No, but if you send any throttle commands over UART while a PWM/PPM signal input is active they will conflict. UART telemetry requests + ppm for throttle input = good to go.

What MCU are you using?

Thanks for the heads up. I’m only going to query once every second or two.

I’m using a Teensy 3.2, which is my go-to processor. It’s a bit power hungry for this job - I’ll slow the clock down and see if I can get some semi-sleep in between reads.

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Eink has very poor refresh rates. 2hz is amazing. Two refreshes a second you got from the eink display? I’d love to see a video that sounds really cool.

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I did a quick test, doing a full screen refresh I get about 2.4 seconds.

This brings up the idea of displaying average and instantaneous, like within a 5 second interval display both the average and peak current, average and peaks speed, etc.


Ok, here’s what I came up with.

When RPM is zero it gives me trip stats

When you’re rolling it gives you max and average, and alternates between battery V and battery %

(CLEARLY there’s something wrong with my maths - the average is higher than the peak)

Some character spacing issues but I want to get it on the board and do a road test to make sure something obvious isn’t missing before I spend a lot of time calculating positioning.

And under the heading of feature creep

Because batteries aren’t linear in their discharge curve I want to use a table lookup to more accurately represent the % figure. so from 40v to 39v maybe that’s 8 % whereas from 33v to 32v that might be 15%. I’m sure someone’s already figured this out I just need to find the table or formula (pointers welcome!)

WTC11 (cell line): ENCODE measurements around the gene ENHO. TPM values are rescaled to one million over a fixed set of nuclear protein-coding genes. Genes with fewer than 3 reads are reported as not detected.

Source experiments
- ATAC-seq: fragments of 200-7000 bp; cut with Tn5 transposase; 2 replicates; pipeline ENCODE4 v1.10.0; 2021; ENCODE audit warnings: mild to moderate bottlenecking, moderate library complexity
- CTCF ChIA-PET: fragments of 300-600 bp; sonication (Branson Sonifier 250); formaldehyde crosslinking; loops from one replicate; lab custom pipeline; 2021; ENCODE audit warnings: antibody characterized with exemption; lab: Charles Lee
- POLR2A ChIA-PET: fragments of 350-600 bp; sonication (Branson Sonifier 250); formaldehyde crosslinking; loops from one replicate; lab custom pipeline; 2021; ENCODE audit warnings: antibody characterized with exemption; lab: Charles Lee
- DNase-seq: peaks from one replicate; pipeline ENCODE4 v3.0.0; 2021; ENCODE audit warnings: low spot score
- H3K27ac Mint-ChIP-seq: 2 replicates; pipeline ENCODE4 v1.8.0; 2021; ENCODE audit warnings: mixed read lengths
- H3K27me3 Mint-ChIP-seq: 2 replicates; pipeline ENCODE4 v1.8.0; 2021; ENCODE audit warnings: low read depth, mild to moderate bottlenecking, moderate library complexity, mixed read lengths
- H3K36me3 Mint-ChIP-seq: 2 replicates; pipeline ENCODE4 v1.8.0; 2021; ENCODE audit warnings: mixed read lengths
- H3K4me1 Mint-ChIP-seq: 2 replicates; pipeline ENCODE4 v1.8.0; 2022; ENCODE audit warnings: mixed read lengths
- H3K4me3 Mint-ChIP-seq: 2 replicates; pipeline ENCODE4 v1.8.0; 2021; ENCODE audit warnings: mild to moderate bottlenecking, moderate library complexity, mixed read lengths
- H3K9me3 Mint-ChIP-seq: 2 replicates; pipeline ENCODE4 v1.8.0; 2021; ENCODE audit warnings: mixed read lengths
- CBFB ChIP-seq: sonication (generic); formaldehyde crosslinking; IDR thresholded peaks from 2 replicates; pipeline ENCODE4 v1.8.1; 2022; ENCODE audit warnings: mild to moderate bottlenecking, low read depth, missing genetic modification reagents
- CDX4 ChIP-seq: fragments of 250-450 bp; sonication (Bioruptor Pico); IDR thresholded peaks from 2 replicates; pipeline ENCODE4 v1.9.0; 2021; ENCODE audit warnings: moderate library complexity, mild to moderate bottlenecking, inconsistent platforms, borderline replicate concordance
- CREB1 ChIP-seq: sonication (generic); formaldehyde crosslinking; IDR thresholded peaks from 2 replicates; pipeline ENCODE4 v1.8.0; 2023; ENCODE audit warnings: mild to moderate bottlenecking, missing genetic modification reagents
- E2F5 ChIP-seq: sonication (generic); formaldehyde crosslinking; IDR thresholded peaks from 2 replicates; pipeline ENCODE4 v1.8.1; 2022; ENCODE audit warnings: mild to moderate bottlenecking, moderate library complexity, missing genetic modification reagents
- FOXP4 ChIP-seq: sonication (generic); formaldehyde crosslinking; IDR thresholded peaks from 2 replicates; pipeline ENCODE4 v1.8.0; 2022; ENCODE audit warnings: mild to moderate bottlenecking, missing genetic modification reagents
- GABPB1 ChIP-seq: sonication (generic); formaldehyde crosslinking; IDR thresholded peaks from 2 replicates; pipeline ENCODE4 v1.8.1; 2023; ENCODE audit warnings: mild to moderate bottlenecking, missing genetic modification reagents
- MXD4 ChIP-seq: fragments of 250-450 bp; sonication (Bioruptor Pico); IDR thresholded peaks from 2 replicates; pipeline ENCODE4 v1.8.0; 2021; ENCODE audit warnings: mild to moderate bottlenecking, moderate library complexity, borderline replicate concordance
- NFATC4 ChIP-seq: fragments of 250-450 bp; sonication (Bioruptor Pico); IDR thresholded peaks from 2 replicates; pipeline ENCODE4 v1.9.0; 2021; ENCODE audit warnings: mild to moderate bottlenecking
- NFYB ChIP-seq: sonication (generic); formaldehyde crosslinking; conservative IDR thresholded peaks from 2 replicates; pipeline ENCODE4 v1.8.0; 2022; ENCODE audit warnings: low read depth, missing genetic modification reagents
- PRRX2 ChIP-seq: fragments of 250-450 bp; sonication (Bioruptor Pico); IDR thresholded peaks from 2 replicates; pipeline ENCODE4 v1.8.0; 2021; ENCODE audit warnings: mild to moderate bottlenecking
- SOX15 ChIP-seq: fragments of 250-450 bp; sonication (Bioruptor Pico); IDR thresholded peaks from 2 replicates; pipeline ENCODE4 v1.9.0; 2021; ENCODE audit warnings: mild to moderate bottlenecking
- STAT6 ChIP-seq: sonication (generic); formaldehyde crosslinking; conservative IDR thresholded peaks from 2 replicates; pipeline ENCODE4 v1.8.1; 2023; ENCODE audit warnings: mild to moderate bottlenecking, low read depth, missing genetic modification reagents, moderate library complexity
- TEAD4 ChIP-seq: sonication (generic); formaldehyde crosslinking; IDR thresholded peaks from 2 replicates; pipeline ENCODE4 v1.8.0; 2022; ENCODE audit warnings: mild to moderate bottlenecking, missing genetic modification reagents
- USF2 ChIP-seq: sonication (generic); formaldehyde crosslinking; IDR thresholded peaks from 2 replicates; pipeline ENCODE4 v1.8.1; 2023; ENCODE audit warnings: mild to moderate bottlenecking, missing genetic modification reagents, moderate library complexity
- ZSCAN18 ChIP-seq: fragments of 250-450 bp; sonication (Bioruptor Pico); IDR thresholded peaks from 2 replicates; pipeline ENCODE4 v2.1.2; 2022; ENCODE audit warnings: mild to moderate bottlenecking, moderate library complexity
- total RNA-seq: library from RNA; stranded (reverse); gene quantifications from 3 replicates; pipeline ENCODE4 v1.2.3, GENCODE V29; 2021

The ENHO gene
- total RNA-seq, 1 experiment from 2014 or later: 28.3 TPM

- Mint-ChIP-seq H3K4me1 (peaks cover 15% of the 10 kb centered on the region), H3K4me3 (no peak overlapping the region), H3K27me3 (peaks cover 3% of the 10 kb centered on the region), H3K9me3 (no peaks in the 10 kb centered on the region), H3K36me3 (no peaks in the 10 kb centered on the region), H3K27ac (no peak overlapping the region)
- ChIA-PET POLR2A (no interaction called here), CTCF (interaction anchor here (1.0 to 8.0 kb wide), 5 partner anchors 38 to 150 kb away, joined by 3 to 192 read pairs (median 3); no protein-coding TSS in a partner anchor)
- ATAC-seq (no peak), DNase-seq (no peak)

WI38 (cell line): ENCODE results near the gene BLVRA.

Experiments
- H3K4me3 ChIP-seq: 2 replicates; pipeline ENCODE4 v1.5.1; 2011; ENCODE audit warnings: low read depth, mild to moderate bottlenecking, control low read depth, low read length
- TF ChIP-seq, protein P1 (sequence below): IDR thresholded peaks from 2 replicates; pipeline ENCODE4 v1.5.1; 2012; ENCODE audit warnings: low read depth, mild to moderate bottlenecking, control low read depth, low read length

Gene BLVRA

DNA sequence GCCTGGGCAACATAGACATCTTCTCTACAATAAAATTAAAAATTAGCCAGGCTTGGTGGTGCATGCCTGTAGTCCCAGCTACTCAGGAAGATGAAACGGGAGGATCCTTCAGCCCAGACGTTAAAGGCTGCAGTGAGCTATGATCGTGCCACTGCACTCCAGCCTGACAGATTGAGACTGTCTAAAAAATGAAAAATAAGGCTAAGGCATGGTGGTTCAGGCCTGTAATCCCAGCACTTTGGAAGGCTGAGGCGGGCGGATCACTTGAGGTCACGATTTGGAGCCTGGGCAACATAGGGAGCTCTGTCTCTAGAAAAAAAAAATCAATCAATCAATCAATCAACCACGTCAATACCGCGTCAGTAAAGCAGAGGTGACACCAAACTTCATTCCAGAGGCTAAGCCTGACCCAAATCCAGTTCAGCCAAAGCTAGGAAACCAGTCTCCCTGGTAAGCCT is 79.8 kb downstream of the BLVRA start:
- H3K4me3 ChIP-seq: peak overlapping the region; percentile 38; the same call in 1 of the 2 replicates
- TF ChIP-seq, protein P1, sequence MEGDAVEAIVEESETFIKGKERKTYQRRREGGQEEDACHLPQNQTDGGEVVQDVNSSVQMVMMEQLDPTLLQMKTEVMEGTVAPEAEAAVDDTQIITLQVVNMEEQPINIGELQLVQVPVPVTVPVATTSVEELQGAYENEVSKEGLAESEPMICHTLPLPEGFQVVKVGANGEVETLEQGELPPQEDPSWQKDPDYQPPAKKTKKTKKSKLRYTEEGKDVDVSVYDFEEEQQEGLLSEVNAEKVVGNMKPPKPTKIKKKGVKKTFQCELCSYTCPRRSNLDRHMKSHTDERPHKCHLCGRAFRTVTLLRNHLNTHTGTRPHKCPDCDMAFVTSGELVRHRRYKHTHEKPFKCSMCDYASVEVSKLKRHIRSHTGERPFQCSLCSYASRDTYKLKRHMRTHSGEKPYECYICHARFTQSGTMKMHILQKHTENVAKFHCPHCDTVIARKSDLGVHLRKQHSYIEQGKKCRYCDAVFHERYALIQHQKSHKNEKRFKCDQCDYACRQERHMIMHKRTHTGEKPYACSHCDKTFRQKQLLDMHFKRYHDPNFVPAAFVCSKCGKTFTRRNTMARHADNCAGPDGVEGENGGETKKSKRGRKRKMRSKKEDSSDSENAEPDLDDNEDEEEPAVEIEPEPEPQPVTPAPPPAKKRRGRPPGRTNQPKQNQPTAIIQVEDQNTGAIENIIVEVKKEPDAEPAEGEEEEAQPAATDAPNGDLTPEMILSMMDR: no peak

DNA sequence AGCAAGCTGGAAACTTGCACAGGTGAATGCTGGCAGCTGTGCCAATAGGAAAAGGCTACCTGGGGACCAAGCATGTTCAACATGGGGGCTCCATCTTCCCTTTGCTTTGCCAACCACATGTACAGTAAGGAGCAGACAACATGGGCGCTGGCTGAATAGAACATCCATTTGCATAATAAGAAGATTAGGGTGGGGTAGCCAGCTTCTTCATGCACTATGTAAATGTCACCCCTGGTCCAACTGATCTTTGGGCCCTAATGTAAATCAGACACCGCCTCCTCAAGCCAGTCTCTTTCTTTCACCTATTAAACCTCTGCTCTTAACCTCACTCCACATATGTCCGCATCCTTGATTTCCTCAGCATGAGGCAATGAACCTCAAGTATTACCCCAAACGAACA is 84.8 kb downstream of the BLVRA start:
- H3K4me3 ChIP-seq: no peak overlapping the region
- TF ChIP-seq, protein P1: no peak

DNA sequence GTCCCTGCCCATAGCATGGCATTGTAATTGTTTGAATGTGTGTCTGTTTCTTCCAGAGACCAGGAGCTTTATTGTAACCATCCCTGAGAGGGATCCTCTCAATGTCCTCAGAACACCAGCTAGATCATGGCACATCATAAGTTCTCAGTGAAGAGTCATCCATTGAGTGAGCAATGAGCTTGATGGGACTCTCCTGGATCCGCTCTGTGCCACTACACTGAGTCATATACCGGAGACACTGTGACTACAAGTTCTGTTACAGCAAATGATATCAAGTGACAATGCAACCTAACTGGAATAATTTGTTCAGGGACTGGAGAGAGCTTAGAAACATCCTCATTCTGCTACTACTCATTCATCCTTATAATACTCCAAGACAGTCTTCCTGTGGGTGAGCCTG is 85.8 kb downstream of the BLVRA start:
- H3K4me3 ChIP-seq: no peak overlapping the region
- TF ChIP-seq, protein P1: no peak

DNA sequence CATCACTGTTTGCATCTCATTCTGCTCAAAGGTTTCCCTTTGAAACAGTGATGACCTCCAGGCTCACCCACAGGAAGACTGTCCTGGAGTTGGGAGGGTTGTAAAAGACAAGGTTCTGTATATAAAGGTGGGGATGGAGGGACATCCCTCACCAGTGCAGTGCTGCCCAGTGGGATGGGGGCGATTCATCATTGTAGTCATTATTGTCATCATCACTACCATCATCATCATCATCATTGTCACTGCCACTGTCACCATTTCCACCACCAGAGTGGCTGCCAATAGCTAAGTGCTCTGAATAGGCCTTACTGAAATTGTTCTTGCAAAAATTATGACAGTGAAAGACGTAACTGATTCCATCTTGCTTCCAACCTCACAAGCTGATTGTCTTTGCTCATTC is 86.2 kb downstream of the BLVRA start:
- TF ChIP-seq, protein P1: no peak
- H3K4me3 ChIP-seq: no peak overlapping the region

Distance to Empty. I’d love to calculate the number of miles I have left before the battery is exhausted, using the above formula for more accuracy.


miles per hour is “mph” not “MPH”

I believe the discharge curve would vary based on the cells you’re using. What cells are you using?

Awesome work, this is a really cool project!

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I think they are NCR20700B’s. I assume most LiIon’s have the same or very similar discharge curve. I did a cursory google and didn’t find much.

@b264 good catch, lower case will save me some screen real-estate.

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The basic shape is roughly similar between different Li-Ion cells but the voltages can vary by a lot depending on how much current you will be drawing and whether you are interested in the voltage-under-load (when being used, with voltage “sag”) or the resting voltage (when not being used).

Those voltages can also vary considerably.

Here are my under-load discharge curves for the NCR20700B: Sanyo 20700B 4000mAh 20700 Bench Test Results...a peek at the future? | E-Cigarette Forum


so based on your graph here

it’s surprisingly linear once you get past the initial sag.

The easiest way to fit a formula to it would be to not start the DTE until the cell drops down below 3.75V and then go linear.


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Yea, it’s really just at the start and end of a discharge when the curve goes sharply non-linear.